By CATEY HILL
This past week's historic market gyrations have most investors worried, but none more so than retirees, who have a fixed pot that has to last as long as they do. And when the markets change dramatically, advisers say, so do the rules for turning a nest egg into income.
For most retirees, the news isn't good: They'll simply have to take less. Traditionally, advisers have said a well-diversified retirement portfolio could throw off 4% per year in income in perpetuity; more recently, some firms have created more flexible models that let retirees take 8% or more. Now that's in jeopardy, with some advisers recommending retirees take no more than 2% to 3%, less if they can help it. "A lot of the old rules go out the window," says Jeff Seymour, managing director of Triangle Wealth Management in Cary, N. C.
Even in stable markets, figuring out the best way to cash out of your retirement accounts is something of a guessing game. Advisers use complicated mathematical models that rely on all manner of inputs, including projections about inflation, the economy and markets performance as well as assumptions about clients' future behavior. Those models are supposed to generate a sustainable number -- say, 4% -- that a client could take in good markets and bad.
But when the markets do in fact turn bad, advisers reconsider. Leaving a nest egg untouched gives it time to potentially recover from losses, says Frank Boucher, founder of Boucher Financial Planning Services in Reston, Va. And, frankly, the less a person spends this year, the more he potentially has to spend next year. "Some of the most important lessons from 2008 were the importance of having a financial plan and really knowing how much you can spend," says Kelly Campbell, principal of Campbell Wealth Management in Washington, D.C.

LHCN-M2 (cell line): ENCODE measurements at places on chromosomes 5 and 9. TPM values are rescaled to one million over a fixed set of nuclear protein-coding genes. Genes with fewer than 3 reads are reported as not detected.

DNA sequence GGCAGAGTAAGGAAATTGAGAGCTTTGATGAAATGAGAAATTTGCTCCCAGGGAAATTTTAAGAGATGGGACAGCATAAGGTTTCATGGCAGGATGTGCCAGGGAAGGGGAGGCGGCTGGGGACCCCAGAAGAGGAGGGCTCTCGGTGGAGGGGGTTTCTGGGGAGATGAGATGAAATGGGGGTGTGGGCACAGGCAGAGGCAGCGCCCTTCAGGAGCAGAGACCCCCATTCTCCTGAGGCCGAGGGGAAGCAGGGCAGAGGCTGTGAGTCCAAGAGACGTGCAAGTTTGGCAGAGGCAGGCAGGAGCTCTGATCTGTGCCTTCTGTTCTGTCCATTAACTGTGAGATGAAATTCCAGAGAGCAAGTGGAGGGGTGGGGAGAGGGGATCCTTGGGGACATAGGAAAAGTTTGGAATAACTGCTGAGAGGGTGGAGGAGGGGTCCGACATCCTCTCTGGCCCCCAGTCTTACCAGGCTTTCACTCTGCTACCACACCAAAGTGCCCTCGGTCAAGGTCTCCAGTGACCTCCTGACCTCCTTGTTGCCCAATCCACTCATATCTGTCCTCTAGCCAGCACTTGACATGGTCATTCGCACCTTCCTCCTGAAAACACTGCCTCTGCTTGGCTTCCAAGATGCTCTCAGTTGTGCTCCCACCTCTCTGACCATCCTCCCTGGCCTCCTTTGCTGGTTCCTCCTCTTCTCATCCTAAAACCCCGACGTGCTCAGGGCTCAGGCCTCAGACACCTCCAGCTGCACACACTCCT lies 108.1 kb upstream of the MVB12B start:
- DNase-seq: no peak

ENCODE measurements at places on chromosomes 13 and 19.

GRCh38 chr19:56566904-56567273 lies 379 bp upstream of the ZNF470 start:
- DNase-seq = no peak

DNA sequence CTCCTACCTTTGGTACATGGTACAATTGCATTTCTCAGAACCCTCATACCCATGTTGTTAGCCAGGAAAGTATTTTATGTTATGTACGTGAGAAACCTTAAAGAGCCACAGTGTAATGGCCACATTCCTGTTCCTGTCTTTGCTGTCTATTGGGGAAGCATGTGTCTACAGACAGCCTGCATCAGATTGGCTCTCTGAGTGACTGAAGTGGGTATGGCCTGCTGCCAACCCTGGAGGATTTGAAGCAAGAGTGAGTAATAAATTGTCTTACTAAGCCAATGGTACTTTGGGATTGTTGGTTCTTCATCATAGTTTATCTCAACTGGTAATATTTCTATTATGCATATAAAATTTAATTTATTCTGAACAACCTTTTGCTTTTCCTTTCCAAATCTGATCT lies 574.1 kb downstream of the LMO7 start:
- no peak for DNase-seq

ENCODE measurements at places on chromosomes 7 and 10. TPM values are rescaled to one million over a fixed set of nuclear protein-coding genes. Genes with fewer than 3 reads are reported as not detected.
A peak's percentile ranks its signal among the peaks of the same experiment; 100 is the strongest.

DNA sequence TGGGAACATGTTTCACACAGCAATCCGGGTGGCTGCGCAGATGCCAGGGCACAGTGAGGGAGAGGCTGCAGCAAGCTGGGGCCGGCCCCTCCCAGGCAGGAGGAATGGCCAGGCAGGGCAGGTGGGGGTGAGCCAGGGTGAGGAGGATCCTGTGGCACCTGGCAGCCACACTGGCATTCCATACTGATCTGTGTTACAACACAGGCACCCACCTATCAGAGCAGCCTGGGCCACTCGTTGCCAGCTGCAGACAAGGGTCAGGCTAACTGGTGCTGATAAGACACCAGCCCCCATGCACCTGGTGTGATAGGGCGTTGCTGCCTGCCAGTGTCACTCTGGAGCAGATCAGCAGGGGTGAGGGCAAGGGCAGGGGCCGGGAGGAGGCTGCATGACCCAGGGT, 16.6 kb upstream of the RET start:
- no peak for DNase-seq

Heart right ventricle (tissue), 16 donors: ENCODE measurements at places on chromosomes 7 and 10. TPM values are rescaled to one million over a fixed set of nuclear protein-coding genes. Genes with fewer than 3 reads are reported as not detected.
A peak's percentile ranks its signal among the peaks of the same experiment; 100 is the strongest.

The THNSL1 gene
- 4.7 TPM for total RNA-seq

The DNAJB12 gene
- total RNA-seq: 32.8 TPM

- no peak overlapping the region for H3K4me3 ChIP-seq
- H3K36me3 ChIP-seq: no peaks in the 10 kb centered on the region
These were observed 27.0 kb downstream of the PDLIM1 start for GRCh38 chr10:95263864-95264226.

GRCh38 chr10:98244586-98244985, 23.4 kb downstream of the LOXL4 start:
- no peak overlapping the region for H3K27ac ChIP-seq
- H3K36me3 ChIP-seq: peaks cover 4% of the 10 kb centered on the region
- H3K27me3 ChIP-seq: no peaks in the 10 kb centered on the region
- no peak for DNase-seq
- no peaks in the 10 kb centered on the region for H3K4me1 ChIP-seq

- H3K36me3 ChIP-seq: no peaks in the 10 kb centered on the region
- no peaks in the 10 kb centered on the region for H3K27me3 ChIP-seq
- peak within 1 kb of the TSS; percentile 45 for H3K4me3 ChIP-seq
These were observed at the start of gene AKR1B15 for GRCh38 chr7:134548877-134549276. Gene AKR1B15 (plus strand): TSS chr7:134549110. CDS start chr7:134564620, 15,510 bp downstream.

Still, this may come as a disappointment to some retirees, especially those who have only just recovered from the last crash. For many others, this may be their first rodeo: This year, more than 7,000 Americans turned 65 each day, according to the AARP. Most advisers, though, say clients aren't that surprised. "There are less people panicking than there were in 2008," Campbell says.
Advisers are managing this spending diet in different ways. Campbell says that a withdrawal rate of 2% to 3% might be more reasonable now (at least in the nearer term) than the traditional 4% rule. Others are going even more conservative: Boucher says that in rough times like these, you should withdraw as little as possible -- limiting spending to the income you generate from your portfolio. You should also have some guaranteed income in your portfolio, says Joe Alfonso, CFP, and founder of Aegis Financial Advisory in Santa Clara, Calif. He sets up a bond ladder, including Treasuries and I Bonds, which, along with Social Security, should cover at least the basics, like food and housing.
Not everyone is ditching the 4% rule. Rick Kahler, president of Kahler Financial Group in Rapid City, S. Dak., that "a large number of people can still use it and have a 90% confidence that they will not run out of money." To get the best results, clients need a diversified portfolio (he recommends an equal mix of stocks, bonds and alternative investments like commodities and real estate), as well as both international and domestic stock and bond exposure, he says. Indeed, researchers still see value there. "As a baseline guide for setting individuals' spending expectations at retirement, it's in the ballpark," writes John Ameriks, the head of Investment Counseling and Research at Vanguard.